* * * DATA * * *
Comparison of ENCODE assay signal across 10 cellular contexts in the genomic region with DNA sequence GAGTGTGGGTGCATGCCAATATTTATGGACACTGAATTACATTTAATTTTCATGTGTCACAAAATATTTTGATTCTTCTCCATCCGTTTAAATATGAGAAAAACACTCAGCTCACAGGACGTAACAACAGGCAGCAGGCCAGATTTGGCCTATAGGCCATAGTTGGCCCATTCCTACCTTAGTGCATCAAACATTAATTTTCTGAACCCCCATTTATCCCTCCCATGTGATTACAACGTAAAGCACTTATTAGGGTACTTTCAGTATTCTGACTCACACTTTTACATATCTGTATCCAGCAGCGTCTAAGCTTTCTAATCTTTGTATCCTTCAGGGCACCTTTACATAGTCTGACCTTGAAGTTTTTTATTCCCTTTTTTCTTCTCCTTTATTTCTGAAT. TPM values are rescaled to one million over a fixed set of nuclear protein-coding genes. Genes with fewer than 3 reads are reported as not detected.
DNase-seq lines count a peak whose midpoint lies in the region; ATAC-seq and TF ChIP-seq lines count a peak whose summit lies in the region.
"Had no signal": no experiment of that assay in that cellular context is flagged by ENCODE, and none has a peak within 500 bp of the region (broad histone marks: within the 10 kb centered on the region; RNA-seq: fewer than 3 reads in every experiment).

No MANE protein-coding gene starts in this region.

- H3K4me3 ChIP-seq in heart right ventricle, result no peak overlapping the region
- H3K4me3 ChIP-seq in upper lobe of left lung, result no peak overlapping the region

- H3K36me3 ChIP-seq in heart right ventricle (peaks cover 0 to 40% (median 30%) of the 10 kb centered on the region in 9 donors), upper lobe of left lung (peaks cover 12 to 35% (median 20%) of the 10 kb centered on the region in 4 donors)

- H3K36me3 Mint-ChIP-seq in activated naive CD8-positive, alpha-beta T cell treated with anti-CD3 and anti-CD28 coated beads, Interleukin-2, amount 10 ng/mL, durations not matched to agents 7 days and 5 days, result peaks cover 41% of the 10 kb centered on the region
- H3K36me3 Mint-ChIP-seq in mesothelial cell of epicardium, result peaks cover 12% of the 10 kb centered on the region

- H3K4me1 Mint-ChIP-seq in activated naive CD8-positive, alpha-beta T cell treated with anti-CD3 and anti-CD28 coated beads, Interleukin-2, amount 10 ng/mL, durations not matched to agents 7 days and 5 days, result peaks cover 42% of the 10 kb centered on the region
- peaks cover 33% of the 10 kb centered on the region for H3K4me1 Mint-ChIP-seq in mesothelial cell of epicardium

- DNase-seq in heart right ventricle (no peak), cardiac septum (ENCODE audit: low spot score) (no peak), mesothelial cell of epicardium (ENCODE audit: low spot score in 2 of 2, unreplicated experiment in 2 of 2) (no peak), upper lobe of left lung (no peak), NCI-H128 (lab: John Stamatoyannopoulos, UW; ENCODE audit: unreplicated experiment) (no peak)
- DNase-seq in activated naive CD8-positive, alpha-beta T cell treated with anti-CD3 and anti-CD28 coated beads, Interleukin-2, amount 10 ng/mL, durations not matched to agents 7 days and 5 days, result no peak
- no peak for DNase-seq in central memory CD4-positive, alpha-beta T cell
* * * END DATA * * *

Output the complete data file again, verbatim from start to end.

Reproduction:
Comparison of ENCODE assay signal across 10 cellular contexts in the genomic region with DNA sequence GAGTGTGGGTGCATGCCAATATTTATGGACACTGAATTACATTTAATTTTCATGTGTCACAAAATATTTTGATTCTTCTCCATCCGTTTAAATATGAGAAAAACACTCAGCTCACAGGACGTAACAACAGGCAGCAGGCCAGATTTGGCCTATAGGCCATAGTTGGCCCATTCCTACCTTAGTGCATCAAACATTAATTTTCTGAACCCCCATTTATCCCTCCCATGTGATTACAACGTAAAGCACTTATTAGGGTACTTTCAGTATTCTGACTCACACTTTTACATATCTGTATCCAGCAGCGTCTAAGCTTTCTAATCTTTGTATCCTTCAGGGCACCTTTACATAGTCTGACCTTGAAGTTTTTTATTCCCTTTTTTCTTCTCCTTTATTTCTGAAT. TPM values are rescaled to one million over a fixed set of nuclear protein-coding genes. Genes with fewer than 3 reads are reported as not detected.
DNase-seq lines count a peak whose midpoint lies in the region; ATAC-seq and TF ChIP-seq lines count a peak whose summit lies in the region.
"Had no signal": no experiment of that assay in that cellular context is flagged by ENCODE, and none has a peak within 500 bp of the region (broad histone marks: within the 10 kb centered on the region; RNA-seq: fewer than 3 reads in every experiment).

No MANE protein-coding gene starts in this region.

- H3K4me3 ChIP-seq in heart right ventricle, result no peak overlapping the region
- H3K4me3 ChIP-seq in upper lobe of left lung, result no peak overlapping the region

- H3K36me3 ChIP-seq in heart right ventricle (peaks cover 0 to 40% (median 30%) of the 10 kb centered on the region in 9 donors), upper lobe of left lung (peaks cover 12 to 35% (median 20%) of the 10 kb centered on the region in 4 donors)

- H3K36me3 Mint-ChIP-seq in activated naive CD8-positive, alpha-beta T cell treated with anti-CD3 and anti-CD28 coated beads, Interleukin-2, amount 10 ng/mL, durations not matched to agents 7 days and 5 days, result peaks cover 41% of the 10 kb centered on the region
- H3K36me3 Mint-ChIP-seq in mesothelial cell of epicardium, result peaks cover 12% of the 10 kb centered on the region

- H3K4me1 Mint-ChIP-seq in activated naive CD8-positive, alpha-beta T cell treated with anti-CD3 and anti-CD28 coated beads, Interleukin-2, amount 10 ng/mL, durations not matched to agents 7 days and 5 days, result peaks cover 42% of the 10 kb centered on the region
- peaks cover 33% of the 10 kb centered on the region for H3K4me1 Mint-ChIP-seq in mesothelial cell of epicardium

- DNase-seq in heart right ventricle (no peak), cardiac septum (ENCODE audit: low spot score) (no peak), mesothelial cell of epicardium (ENCODE audit: low spot score in 2 of 2, unreplicated experiment in 2 of 2) (no peak), upper lobe of left lung (no peak), NCI-H128 (lab: John Stamatoyannopoulos, UW; ENCODE audit: unreplicated experiment) (no peak)
- DNase-seq in activated naive CD8-positive, alpha-beta T cell treated with anti-CD3 and anti-CD28 coated beads, Interleukin-2, amount 10 ng/mL, durations not matched to agents 7 days and 5 days, result no peak
- no peak for DNase-seq in central memory CD4-positive, alpha-beta T cell